I understand the anger of my fellow New Orleanians regarding the Chicago Tribune Katrina anniversary column. But we’re tougher than that. Everyone will not always say what we want them to think about our experiences, nor have all the facts. In fact, there are people out there who absolutely despise New Orleans.

In today’s digital-heavy world, we should be as desensitized to the countless “controversy-causing” and “clickbait” Internet content as we seemingly are to murder.

Her choice of words may have been wrong, but I get what she meant. We’ve all been there — a feeling of hopeless desperation. Her city, like many others across our nation, is struggling. Infrastructure is crumbling, debt ballooning and crime surging. The people are looking for something, anything to make their city be what they all know it can and should be, much like how we grew frustrated with pre-Katrina New Orleans not being as great as we saw it in our hearts. Even today it isn’t where it should be, but we have all grown closer through our collective experience.

I don’t think her article deserves “outrage,” even if it is misguided and romanticized. I don’t think she meant it to come across the way it did. Going through Katrina and seeing countless follow-up stories over the years have taught us that people who don’t experience an event won’t actually understand it. That’s life.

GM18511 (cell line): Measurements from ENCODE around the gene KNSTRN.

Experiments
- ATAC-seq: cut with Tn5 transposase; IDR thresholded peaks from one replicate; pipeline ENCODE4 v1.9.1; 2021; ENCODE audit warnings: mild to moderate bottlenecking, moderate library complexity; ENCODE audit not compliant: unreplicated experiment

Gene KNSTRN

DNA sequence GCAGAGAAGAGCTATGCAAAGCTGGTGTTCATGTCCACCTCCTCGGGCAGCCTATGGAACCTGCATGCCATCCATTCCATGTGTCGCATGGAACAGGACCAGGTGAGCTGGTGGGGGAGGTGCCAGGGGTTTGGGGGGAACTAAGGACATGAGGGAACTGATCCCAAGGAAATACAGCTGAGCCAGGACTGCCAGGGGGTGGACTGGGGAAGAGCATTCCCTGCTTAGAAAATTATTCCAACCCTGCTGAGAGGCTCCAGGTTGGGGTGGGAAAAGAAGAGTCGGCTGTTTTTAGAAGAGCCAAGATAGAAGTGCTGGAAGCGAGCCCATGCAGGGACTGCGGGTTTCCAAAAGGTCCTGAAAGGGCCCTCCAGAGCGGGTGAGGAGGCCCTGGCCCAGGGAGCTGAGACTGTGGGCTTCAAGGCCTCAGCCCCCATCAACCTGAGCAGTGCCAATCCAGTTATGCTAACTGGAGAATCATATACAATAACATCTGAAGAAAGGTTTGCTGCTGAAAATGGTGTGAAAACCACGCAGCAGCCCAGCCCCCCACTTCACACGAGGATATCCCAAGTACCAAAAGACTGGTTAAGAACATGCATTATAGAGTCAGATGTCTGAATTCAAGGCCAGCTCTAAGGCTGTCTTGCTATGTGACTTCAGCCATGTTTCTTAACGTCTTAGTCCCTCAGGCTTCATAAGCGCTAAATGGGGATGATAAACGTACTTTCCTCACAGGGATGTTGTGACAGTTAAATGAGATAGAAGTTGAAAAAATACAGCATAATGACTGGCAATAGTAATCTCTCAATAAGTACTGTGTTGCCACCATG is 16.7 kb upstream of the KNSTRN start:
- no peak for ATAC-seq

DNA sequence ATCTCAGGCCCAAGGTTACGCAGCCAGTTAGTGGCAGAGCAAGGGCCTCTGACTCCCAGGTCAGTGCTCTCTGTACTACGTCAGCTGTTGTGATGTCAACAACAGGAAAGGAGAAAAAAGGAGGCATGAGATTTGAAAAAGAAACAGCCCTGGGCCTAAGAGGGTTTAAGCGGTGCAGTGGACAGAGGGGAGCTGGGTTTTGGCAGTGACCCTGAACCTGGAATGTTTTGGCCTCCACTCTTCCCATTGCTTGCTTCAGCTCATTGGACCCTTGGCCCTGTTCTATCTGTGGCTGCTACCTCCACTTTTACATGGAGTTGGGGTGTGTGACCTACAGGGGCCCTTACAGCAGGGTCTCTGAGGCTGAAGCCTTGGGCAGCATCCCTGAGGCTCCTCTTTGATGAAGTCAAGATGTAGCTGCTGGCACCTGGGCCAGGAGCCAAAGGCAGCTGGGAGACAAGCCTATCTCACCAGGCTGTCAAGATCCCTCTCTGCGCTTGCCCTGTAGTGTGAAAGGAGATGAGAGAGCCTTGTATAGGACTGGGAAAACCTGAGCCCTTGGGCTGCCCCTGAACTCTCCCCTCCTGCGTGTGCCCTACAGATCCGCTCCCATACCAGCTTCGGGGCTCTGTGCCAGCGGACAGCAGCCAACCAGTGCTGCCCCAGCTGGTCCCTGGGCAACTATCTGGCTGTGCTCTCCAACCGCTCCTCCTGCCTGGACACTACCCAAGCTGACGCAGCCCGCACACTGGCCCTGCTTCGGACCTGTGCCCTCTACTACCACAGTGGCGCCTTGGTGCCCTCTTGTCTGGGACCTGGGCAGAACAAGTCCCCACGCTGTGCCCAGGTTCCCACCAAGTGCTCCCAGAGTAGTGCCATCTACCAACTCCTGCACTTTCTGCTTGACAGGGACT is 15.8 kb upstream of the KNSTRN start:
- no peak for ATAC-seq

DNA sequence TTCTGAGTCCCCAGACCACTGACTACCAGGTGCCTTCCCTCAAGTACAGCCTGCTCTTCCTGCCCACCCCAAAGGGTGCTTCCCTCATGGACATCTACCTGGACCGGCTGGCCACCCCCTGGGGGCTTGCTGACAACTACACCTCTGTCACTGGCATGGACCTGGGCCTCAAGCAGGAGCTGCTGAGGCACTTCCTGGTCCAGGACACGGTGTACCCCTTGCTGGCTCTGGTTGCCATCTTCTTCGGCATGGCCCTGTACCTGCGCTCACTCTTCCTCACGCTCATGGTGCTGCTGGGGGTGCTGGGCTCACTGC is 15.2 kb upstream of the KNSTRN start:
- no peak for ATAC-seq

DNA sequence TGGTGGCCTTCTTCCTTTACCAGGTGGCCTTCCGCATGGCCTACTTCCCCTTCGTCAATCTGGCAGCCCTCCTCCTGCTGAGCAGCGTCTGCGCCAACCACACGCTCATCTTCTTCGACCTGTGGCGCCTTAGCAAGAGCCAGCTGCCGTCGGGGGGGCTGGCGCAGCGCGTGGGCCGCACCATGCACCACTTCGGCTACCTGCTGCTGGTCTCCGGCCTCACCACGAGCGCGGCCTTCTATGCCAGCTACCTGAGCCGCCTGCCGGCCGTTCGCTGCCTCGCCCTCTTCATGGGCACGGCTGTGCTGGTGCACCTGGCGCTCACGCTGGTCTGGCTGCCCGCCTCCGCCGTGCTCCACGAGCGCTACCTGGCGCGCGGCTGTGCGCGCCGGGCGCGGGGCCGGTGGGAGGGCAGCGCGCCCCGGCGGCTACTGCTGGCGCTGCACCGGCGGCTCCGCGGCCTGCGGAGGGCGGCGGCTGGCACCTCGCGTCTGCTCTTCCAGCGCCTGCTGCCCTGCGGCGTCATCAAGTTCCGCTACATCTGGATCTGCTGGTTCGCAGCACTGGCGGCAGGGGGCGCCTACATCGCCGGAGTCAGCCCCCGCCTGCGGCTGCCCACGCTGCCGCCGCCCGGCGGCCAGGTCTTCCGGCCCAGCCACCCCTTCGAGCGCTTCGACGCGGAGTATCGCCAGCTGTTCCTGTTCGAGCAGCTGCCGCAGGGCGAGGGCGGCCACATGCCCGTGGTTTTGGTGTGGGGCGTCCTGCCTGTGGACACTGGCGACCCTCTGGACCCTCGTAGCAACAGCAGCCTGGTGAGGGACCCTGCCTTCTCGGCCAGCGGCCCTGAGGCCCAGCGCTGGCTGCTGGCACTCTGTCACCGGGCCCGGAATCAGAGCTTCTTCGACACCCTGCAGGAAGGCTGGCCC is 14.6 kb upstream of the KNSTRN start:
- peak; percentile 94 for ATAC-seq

We can’t expect others to feel our feelings or know what we know, the sacrifice, heartache and bouts of depression it took to get us to where we are. Can others be insensitive because they don’t understand? Absolutely. And they will be. In today’s throwaway world, we should expect that.

When I helped work on a “we’re open” ad campaign for the city not long after Katrina, we had to do a lot of initial research. Some results were surprising. A year after the storm, and even several after that, many outsiders asked: “Isn’t New Orleans still underwater?” Unless it was happening in their backyard, they only heard stories in passing, maybe thought, “Oh, those poor people” and went on with their lives.

Consider this: The Titanic sank in 1912, resulting in the deaths of over 1,500 people. Today, you can find inflatables and games of the sinking ship. In fact, I saw one not long ago at a laser tag here. Unless you went through it, don’t expect people to understand or be as respectful as you would be.

People will always talk, say things we don’t agree with and usually won’t have all the facts. That’s fine. And it’s not worth the energy of being “outraged.” Our scars say we’re stronger than that.

Shaun Walker

creative director/co-founder of HEROfarm